Finally, switching to a completely new tool is disruptive. Why swap out a complete (working) stack of software for something else, just to have a digital task board?

The Idea

The idea of this task board is hence to offer a vendor-independant board. That is, there will be adapters for various vendors. Currently, the plan foresees to support Mantis and Bugzilla.

The concept has already been proven to work with a prototype on FogBugz, so a FogBugz port of this new version will also be done in due time.

Other systems depend on community support (or can become sponsored development efforts if someone is willing to pay for it instead of doing it themselves – get in touch).

Technology

Not decided yet. The prototype is based on Python and Django. I am thinking of developing the final version in Grails or maybe Spring directly.

Screenshots

Here is a first screenshot of a design-concept for the new version. The old one does look a lot uglier (still get’s the job done perfectly).

Taskboard Redesign Draft
Taskboard Redesign Draft

Downloads

Not available yet, obviously. I will update the pages here as soon as versions become available.

License

Will be something open-source, haven’t finally decided which license exactly.

#gamedev.ger

Note: The server hosting the site was taken offline beginning of 2014 and as such the site no longer exists.

The homepage for the infamous IRC channel #gamedev.ger (on euIRC.net).

The page can be found on http://gamedev.dword.org and looks like this:

gamedev_ger

I did this page together with Jan Althaus (aka. tciny) who really is a very talented artist.

We used PHP and the Smarty template engine for the page.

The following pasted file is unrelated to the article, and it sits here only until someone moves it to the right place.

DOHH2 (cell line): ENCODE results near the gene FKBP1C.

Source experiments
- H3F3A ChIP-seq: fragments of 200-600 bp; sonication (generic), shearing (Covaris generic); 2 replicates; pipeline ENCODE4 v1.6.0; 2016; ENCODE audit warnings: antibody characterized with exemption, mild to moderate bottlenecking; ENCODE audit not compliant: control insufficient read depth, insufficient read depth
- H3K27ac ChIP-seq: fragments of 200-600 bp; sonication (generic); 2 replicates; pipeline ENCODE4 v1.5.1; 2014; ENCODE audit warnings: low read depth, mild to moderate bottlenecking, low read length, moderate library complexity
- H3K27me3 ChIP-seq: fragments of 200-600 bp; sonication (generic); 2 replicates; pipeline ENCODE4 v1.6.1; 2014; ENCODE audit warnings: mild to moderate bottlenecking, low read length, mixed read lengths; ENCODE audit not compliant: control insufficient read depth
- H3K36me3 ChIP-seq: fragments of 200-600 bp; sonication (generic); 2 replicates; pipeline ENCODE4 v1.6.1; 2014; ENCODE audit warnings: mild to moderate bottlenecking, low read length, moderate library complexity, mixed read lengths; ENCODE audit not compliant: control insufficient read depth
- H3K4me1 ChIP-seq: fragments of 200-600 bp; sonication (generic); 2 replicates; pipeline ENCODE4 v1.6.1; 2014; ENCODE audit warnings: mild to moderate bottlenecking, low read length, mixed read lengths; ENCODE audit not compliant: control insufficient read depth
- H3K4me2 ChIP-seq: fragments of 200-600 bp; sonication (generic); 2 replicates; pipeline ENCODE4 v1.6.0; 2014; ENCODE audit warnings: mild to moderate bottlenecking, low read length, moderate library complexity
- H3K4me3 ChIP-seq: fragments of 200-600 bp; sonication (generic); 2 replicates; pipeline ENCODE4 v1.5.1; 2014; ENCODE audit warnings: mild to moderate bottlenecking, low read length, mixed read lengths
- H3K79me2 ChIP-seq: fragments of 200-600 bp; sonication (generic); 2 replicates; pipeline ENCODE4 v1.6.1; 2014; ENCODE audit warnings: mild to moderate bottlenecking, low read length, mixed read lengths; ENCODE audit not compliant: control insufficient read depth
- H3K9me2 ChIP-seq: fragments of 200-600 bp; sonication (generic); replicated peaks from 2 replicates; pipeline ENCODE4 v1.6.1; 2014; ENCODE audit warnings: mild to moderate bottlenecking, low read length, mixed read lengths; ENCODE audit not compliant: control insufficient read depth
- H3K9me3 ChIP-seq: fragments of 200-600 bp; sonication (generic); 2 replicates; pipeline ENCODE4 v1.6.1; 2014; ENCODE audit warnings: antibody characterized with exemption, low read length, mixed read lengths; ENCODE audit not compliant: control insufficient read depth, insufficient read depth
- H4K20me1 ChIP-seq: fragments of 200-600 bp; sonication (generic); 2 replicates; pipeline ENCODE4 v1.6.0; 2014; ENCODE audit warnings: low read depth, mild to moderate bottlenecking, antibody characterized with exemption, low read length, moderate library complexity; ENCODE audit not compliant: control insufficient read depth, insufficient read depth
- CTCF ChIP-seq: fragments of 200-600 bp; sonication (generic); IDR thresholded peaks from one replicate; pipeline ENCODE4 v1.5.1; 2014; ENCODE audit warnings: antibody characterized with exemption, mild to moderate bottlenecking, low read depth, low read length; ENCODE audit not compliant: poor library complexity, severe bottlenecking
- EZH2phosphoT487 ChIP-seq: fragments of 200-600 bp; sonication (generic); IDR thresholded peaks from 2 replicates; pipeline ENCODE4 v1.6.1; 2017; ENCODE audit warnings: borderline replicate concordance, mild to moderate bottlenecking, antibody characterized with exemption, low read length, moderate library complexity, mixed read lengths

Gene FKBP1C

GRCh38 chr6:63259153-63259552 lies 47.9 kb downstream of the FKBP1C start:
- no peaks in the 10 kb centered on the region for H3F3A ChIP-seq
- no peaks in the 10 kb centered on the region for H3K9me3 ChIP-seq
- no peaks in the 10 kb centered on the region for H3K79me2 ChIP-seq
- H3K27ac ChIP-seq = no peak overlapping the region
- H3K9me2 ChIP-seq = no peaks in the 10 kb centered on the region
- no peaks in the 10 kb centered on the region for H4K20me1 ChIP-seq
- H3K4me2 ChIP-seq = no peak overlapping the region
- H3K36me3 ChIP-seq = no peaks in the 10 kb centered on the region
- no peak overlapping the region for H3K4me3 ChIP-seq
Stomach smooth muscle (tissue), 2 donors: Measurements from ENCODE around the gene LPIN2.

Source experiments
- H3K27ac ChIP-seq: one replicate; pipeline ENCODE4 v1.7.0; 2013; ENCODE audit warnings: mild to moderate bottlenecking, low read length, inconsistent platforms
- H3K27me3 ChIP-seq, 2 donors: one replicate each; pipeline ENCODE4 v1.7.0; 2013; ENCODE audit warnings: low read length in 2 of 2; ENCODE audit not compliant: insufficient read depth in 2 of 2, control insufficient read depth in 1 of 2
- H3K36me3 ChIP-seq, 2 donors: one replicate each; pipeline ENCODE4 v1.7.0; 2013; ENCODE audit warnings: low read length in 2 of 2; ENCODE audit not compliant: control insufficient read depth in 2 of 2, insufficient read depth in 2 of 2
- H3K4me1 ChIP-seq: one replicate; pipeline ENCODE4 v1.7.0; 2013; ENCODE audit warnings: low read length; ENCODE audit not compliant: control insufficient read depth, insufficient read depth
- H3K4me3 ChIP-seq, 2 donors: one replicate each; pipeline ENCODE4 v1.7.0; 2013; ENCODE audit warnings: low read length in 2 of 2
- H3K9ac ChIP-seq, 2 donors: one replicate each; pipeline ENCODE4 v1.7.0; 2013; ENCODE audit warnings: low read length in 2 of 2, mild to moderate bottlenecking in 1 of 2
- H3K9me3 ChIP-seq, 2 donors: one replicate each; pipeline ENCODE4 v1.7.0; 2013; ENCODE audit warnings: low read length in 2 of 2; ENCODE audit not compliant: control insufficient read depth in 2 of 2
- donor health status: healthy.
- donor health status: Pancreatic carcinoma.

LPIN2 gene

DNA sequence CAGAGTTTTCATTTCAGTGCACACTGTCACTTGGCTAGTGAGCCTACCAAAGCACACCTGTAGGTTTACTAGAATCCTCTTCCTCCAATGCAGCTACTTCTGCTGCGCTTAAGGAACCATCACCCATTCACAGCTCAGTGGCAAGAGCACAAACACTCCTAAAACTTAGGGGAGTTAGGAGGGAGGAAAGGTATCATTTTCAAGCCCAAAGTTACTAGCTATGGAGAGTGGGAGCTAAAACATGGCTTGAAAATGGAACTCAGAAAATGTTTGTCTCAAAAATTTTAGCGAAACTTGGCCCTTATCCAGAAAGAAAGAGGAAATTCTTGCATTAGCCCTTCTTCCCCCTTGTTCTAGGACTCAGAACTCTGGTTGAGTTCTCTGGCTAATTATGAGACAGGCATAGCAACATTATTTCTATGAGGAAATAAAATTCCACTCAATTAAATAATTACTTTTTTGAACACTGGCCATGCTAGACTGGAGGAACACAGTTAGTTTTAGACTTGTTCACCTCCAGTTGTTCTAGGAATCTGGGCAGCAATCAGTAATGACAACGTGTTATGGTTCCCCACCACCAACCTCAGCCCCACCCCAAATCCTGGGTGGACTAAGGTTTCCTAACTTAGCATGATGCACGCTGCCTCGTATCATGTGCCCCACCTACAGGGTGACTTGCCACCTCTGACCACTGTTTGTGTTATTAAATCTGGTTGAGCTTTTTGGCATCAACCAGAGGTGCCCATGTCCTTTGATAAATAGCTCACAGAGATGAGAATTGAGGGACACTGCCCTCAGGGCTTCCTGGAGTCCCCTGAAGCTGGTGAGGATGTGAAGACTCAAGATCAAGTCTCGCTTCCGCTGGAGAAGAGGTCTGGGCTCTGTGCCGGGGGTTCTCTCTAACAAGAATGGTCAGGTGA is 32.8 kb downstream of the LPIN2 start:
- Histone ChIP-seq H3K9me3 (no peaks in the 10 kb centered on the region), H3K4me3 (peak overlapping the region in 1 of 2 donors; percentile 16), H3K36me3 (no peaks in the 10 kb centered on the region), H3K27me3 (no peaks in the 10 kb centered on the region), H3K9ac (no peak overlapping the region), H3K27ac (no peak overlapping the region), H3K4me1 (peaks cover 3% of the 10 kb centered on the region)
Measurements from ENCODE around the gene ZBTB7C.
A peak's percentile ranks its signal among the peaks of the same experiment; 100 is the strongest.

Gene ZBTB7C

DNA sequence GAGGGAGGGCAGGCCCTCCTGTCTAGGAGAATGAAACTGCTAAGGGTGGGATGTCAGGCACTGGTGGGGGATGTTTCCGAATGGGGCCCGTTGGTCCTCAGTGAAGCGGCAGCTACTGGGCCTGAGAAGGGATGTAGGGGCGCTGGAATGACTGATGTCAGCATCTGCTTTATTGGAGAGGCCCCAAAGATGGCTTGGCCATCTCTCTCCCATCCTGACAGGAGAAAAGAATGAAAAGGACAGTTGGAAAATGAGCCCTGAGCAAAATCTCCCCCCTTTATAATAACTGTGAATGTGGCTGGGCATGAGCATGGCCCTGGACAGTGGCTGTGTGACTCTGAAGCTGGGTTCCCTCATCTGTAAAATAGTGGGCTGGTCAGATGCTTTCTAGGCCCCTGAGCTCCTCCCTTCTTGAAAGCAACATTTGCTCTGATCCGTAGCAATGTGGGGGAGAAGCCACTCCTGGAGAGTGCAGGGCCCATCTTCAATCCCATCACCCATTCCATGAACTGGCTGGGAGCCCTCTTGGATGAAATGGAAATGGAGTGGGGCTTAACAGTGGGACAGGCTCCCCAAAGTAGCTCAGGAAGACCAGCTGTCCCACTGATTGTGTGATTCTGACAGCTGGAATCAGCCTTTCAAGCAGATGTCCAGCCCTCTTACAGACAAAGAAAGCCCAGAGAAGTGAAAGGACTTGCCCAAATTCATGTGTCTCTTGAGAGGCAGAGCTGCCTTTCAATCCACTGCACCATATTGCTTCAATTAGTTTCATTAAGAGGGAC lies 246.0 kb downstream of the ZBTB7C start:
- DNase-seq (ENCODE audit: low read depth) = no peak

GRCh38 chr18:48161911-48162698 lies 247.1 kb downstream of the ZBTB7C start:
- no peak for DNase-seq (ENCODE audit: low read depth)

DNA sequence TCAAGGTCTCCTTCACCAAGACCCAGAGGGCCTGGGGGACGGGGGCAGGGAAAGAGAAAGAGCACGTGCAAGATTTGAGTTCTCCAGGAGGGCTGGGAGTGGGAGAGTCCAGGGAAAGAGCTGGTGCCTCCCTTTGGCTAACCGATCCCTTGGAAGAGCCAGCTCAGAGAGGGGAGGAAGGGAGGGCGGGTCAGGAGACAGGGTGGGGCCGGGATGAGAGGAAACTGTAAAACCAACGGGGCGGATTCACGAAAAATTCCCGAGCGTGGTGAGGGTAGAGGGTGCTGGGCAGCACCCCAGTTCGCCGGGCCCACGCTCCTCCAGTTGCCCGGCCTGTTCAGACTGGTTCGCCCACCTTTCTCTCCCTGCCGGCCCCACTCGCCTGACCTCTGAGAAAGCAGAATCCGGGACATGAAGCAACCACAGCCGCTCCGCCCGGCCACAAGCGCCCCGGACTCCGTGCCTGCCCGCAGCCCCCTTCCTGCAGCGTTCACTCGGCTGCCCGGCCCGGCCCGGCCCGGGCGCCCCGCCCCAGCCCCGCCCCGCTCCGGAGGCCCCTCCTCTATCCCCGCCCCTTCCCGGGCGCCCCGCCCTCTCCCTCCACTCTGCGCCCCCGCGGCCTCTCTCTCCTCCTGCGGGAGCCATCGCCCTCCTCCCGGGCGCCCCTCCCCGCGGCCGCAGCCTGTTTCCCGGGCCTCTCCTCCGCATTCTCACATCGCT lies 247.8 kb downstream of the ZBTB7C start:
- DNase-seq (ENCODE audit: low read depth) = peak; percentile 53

It is conceptually akin to developia.de in that it is solely driven by the community who should create content for the site. However, and I’m rather proud of this, Jan and I launched at least half a year before developia went online ;).

Developia.de

Developia.de has been merged with zfx.info under the leadership of zfx.info effective September 5. 2010, discontinuing developia.de as a project. However, the latest version of developia.de has been archived and can still be found under http://da.zfx.info/developia/.

Developia.de was (maybe still is) Germany’s biggest community for hobby- and semi-professional developers. The platform is almost completely community driven, i.e. content is generated by the users.

The current version of developia.de can be found – go figure – under http://www.developia.de and looks like this:

developia current

There is also a beta version available which has a new designed and a somewhat revamped code base. It can be found on http://beta.developia.de/developia/ and looks like this:

developia beta

The beta never actually went into production and probably never will. There had been plans to improve developia.de further and maybe at some point make it profitable, but that never happened.

Sadly, I’m too busy with other projects and activites which is why there have been no efforts to revive developia.de or (better put) development of new features from my side lately.

To the best of my knowledge Matt from sechstasinn has been putting some effort into fixing bugs recently, though.

There also is still quite some activity on the site itself from the users to not all hope is lost :).

Maybe in time there will be more progress and/or new features, also on my part (maybe as soon as I finish my Master’s or so).